How to Prepare for Boards and CLAT together? | Oliveboard

Hi there! Are you studying for XIIth boards currently while planning to appear for CLAT? Are you a student of XIth standard wondering how to balance your studies along with CLAT preparation? Are you an early bird, a class Xth student, figuring out your career path and the best way to balance your studies? You’ve landed at the right place! This blog is the lead casket which shall lead you to Portia, or rather, gets you tips on how to prepare for Boards and CLAT together so that you can form a study plan of your own.


But let’s first see what the CLAT exam entails.

CLAT Overview : How to Prepare for Boards and CLAT together?

Common Law Admission Test, or CLAT, is a centralized national level entrance test for admissions to an integrated (5 years) undergraduate degree in Law (BA LLB, BBA LLB, BSc LLB, etc) in twenty-two National Law Universities (NLU) in India. CLAT scores are also utilised by most private, like Nirma and NMIMS, and self-financed law schools in India. The test is taken after the Higher Secondary Examination or the 12th grade and is conducted by the Consortium of NLUs nationally, every year. 

Before we skip to the Study Plan, let’s understand the basics of the exam you’re planning and dreaming about or considering as an option.

(Note – For those who have a prior understanding of the nature, pattern and syllabus of CLAT, skip to the third part, “Preparing for Boards and CLAT simultaneously” of this blog.)


As per the Consortium website and notification issued for CLAT 2022 – 

  • There is no upper age limit for UG Programme via CLAT.
  • There is a requirement for a minimum percentage of marks in the qualifying examination (i.e., 10+2 or an equivalent examination). The notification mandates that the candidates must have secured:
    • Forty-five per cent (45%) marks or its equivalent grade in case of candidates belonging to General / OBC / PWD / NRI / PIO / OCI categories; and
    • Forty Percent (40%) marks or equivalent in the case of candidates belonging to SC/ST categories.


As per the notification of CLAT 2022, the exam would be a test of aptitude and skills that are necessary for legal education. The shift would be from testing just the prior knowledge or rote learning & retention/recall capacity. Overall, the focus of the entrance test would be on evaluating the comprehension and reasoning skills and abilities of candidates. 

The UG-CLAT 2022 is to be a 2-hour (120 minutes) test, with 150 multiple-choice questions. Each MCQ will be carrying 1 mark each, thereby making the full total to be 150 marks. There shall be a (1/4th) negative marking, i.e. of 0.25 marks, for every wrong answer. These questions would be divided into the following 5 subjects:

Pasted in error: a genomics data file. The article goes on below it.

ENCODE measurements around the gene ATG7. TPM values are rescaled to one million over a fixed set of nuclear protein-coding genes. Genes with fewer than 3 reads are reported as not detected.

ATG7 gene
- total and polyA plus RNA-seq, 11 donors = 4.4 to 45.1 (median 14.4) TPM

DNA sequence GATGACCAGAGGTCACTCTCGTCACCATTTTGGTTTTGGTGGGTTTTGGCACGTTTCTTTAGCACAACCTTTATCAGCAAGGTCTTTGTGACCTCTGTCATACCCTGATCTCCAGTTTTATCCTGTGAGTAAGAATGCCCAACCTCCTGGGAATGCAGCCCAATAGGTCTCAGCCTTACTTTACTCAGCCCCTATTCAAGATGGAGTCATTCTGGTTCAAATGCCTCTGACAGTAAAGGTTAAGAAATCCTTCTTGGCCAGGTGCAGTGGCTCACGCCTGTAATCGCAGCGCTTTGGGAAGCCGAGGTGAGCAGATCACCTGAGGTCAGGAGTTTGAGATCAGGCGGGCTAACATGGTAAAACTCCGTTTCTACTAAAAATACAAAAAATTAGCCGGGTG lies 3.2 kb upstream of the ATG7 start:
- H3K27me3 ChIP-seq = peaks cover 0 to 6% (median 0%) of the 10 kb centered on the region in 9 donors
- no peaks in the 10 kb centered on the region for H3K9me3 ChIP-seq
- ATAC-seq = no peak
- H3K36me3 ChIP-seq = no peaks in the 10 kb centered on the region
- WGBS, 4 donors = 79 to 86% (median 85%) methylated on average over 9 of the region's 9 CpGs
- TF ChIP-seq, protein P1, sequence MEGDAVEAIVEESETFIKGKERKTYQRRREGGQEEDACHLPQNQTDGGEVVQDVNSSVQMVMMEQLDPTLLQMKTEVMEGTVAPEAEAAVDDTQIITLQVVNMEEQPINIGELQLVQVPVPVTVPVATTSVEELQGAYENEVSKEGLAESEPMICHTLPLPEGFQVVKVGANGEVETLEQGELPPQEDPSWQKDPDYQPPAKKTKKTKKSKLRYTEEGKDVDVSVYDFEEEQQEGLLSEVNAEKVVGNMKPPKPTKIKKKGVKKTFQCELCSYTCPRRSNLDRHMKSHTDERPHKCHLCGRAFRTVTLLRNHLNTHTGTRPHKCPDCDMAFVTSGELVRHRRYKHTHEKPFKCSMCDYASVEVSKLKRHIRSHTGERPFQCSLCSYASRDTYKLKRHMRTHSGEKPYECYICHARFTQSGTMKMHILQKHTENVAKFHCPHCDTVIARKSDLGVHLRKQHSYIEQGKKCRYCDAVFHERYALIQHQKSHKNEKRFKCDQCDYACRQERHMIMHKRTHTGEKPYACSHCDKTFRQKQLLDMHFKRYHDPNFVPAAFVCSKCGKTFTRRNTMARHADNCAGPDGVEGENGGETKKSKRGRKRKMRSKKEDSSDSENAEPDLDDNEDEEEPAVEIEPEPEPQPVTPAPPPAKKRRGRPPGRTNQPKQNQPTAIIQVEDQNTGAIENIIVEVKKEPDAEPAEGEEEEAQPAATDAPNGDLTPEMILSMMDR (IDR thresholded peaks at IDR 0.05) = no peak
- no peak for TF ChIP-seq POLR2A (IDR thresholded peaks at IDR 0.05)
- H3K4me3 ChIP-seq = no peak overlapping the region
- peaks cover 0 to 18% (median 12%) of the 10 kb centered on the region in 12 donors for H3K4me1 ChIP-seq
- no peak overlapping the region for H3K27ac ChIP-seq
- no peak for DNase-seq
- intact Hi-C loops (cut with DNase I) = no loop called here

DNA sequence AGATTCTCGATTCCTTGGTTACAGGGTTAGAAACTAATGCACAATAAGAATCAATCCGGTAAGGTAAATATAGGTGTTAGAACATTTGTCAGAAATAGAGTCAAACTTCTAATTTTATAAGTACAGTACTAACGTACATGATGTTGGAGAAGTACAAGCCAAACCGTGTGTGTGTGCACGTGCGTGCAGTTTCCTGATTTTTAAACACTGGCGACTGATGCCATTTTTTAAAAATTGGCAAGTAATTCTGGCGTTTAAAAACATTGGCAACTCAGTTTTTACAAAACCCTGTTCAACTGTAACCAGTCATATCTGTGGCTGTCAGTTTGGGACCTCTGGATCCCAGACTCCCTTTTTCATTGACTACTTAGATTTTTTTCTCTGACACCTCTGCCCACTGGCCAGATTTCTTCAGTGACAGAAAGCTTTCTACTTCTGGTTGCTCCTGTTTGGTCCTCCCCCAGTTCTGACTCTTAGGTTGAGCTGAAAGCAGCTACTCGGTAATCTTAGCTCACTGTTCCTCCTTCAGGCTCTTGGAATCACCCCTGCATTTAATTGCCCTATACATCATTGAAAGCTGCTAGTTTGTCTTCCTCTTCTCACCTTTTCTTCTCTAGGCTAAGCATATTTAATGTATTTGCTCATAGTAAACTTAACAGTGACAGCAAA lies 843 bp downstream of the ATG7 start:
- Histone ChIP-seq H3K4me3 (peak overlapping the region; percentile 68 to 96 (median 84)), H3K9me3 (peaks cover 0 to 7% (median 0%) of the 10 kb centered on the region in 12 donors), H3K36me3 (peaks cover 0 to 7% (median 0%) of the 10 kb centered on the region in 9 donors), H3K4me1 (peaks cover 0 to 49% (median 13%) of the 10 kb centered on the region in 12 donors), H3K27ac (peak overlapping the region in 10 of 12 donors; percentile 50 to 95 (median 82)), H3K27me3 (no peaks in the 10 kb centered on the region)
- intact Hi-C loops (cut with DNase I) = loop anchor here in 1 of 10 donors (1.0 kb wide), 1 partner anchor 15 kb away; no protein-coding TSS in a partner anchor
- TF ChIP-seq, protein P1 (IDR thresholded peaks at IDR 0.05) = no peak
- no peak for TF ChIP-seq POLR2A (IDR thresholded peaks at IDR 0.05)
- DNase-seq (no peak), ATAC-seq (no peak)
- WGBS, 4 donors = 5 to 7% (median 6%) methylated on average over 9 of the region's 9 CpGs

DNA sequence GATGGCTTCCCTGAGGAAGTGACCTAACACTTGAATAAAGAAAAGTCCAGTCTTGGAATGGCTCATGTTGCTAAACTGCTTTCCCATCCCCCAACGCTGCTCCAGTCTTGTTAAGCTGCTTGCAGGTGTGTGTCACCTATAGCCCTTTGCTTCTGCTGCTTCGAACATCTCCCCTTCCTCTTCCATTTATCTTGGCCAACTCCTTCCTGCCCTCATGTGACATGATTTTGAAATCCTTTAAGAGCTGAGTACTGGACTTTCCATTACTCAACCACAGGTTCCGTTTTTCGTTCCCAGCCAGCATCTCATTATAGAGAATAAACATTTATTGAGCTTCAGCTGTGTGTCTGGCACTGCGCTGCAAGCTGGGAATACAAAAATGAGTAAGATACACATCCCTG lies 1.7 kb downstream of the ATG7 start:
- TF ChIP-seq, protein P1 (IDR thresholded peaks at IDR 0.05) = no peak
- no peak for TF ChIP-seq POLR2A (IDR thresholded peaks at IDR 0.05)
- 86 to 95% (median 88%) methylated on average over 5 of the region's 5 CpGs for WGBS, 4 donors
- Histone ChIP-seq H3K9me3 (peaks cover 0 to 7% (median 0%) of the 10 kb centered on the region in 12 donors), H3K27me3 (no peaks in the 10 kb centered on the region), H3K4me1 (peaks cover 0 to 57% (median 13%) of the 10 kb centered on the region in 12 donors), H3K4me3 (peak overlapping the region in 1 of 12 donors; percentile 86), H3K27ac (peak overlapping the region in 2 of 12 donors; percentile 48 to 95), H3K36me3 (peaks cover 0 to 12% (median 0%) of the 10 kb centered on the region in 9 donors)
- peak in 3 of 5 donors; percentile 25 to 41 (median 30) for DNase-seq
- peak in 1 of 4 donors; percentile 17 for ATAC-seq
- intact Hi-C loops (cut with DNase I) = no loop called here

Subject AreasApprox. number of questions (Weightage)
English Language28-32 questions, or roughly 20% of the paper
Current Affairs, including General Knowledge35-39 questions, or roughly 25% of the paper
Legal Reasoning35-39 questions, or roughly 25% of the paper
Logical Reasoning28-32 questions, or roughly 20% of the paper
Quantitative Technique13-17 questions, or roughly 10% of the paper


SectionNature of the PassageType of Questions
English Language450 words long Passages derived from contemporary or historically significant fiction and non-fiction writing.Read and comprehend the main point discussed in the passage, as well as any arguments and viewpoints discussed or set out in the passage;Draw inferences and conclusions based on the passage;Summarise the passage;Compare and contrast the different arguments or viewpoints set out in the passage, and,Understand the meaning of various words and phrases used in the passage.
Current Affairs (including GK)450 words long passages derived from news, journalistic sources and other non-fiction writing.Contemporary events of significance from India and the world;Arts and culture;International affairs; andHistorical events of continuing significance.
Legal Reasoning450 word long passages related to fact situations or scenarios involving legal matters, public policy questions or moral philosophical enquiries.Identify and infer the rules and principles set out in the passage;Apply such rules and principles to various fact situations; andUnderstand how changes to the rules or principles may alter their application to various fact situations.
Logical Reasoning300 word long “short” passages to assess your mental ability.Recognize an argument, its premises and conclusions;Read and identify the arguments set out in the passage;Critically analyse patterns of reasoning, and assess how conclusions may depend on particular premises or evidence;Infer what follows from the passage and apply these inferences to new situations;Draw relationships and analogies, identify contradictions and equivalence, and assess the effectiveness of arguments.